Whose question is it anyway?

Steven Campbell-Harris attended the SOPHIA conference in Portugal this month.  Here's some of his thoughts on what went on.  If you were there and would like to contribute further ideas to our blog, feel free to post a reply in the comments section, or get in touch with joe@philosophy-foundation.org

Posted by Joe Tyler on 12th July 2017 at 12:00am

Category: Philosophy, P4C, Education

Tags: Questioning, SOPHIA, good thinking

Iffing: inferencing

Pete outlines an important pedagogical distinction for anyone facilitating philosophical conversations out there, helping to answer the question: when should you use the strategy of 'iffing and anchoring' and when is 'anchoring' without iffing enough?

Posted by Joe Tyler on 16th May 2017 at 12:00am

Category: Philosophy, Education

Tags: facilitation, good thinking

Stoicism and self-control

By Tim Raynor, author of:

Life Changing: A Philosophical Guide

When a senior politician is charged with adultery today, we expect them to issue a press release, either in self-defense or contrition. Exiled to Corsica on the charge of extra-marital relations with Julia Livilla, sister of the emperor Gaius, the Roman Stoic philosopher and statesman Lucius Annaeus Seneca (3BC – 65AD) wrote a letter to his mother, offering philosophical consolation for her grief at being parted from her son. In Stoic style, Seneca emphasized the importance of preparing oneself for sudden challenges, upsets, and changes in life, so that one is not unseated by the shock of their arrival. One must be like a sentry on guard, Seneca advised, always ready for sudden attack. For drastic change, like an enemy ambush, ‘scatters those whom it catches off guard; but those who have prepared in advance for the coming conflict … easily withstand the first onslaught, which is the most violent’ (Letter to Helvia, 5).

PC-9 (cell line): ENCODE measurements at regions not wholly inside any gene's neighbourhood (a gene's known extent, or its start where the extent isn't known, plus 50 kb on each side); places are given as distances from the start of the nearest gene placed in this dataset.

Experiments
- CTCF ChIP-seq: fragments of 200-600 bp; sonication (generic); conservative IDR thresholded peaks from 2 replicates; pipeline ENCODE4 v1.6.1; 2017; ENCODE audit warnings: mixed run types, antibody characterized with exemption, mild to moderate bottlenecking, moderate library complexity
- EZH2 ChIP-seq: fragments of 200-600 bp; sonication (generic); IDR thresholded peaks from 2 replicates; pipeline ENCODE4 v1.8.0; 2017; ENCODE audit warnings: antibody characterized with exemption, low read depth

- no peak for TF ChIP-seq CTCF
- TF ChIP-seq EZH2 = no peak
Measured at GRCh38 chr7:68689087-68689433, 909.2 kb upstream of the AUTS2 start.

Posted by Marc Peter on 1st June 2012 at 12:00am

Category: Guest Blogger

Good Thinking vs the Right Answer

Necker Cube

Here’s a question for you. Imagine a teacher asks this question: “what does 2 + 2 equal?” and child A responds with, “four, because its my lucky number,” but child B counts along the number line but makes a small error and says, “five.” Which would you consider to be the better answer and why? I was leading a staff meeting where a debate ensued following this question about the importance of understanding when giving the right answer...

Posted by Philosophy Foundation Admin on 9th March 2012 at 12:00am

Category: Education

Tags: Socrates, philosophy, good thinking, SATs, testing